Generation Africa: Interview with Tiny Mungwe and Don Edkins
The project “Generation Africa” is about shifting the narrative on migration. Why do you think it is important that stories of migration are told by filmmakers from the African continent?
Edkins: Migration is a global issue with a global narrative. It impacts family lives throughout the continent, and communities and societies in general. If the African voice is missing from the global narrative then we are missing an important insight into what migration means and how it affects people locally and globally. African filmmakers can tell the stories from the inside, from a personal and intimate viewpoint that those from outside the continent do not have access to. It adds depth, understanding and nuances to the global narrative.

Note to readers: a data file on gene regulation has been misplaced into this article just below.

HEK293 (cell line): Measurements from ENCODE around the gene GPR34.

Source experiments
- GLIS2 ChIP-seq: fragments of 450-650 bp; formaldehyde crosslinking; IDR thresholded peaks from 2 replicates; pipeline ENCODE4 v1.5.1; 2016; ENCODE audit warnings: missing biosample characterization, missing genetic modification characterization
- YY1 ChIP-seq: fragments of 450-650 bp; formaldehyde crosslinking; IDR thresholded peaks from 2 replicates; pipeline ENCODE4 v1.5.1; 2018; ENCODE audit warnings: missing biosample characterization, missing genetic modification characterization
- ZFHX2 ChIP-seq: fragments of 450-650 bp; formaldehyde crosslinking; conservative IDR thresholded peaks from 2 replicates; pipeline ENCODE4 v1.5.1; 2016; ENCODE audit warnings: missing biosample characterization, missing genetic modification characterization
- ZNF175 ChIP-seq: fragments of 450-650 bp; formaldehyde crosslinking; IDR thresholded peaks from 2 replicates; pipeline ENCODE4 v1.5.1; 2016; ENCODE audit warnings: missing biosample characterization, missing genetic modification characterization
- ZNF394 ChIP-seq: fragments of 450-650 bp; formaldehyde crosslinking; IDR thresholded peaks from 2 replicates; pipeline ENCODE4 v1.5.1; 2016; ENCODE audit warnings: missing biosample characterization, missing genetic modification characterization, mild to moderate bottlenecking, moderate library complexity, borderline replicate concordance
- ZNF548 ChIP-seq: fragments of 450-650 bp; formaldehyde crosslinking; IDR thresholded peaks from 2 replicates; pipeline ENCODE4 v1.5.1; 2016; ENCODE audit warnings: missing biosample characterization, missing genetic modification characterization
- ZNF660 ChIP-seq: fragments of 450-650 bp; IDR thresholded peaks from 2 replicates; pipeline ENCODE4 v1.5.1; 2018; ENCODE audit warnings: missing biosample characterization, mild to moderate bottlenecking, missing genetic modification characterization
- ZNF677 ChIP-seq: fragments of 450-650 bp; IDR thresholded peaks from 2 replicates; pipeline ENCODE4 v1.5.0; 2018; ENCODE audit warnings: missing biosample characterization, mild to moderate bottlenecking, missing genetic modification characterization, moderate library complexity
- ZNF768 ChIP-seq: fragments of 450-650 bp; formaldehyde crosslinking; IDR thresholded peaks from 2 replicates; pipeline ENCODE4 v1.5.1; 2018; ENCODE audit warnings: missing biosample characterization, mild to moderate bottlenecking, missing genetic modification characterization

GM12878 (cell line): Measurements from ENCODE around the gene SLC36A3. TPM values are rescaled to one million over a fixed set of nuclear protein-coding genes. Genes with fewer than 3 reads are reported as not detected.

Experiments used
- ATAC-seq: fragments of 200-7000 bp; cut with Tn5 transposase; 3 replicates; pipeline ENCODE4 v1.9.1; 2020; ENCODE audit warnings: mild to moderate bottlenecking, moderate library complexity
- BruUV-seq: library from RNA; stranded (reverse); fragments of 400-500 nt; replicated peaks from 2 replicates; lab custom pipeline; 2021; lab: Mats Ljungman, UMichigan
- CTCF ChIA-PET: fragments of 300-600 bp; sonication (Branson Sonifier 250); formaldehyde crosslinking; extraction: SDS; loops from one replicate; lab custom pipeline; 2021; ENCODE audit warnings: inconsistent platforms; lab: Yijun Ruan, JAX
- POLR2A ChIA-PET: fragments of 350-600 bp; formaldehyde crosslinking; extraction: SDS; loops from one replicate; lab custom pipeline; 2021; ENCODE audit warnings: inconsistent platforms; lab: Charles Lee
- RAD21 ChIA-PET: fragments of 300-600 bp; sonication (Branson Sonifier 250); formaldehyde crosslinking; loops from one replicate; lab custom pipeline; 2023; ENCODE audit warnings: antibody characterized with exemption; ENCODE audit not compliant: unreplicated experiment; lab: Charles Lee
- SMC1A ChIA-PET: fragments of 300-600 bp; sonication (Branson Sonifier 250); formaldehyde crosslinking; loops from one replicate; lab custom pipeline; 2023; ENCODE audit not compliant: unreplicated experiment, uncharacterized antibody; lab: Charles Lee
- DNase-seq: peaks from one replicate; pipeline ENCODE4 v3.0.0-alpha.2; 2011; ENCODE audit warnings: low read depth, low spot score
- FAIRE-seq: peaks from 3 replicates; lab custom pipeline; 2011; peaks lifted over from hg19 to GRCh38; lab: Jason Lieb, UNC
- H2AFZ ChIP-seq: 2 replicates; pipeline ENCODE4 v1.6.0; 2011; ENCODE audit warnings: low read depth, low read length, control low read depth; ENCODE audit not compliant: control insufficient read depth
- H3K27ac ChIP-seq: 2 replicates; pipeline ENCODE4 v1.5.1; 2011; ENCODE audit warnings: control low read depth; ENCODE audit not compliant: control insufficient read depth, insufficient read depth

Mungwe: Through STEPS’s pan-African documentary distribution platform, Afridocs.net, we saw that most stories about migration were told by filmmakers from outside the continent. Generation Africa was designed to address this, by finding stories with a view from the inside, told by African filmmakers with an African and global audience in mind.
How did the idea to do this mammoth film production project come into existence for the first time?
Mungwe: Africa has the largest youth demographic in the world, and the futures of Africa’s youth will determine the future of the world. In the work around social impact that STEPS does this is a major area of focus. We want to know what can be done to give African youth a voice, to challenge the narrative currently prevailing.
Edkins: When the 2015 refugee influx into Europe was taking place and widely dubbed as the migrant crisis, we saw that the voice of African filmmakers and an African perspective was missing. STEPS set out to put together a project that would shift the narrative on migration, bringing African filmmakers into a project that could address other issues faced by young people on the continent.
The main funders are from Germany? Why? And what did it take to convince funders to provide production funding?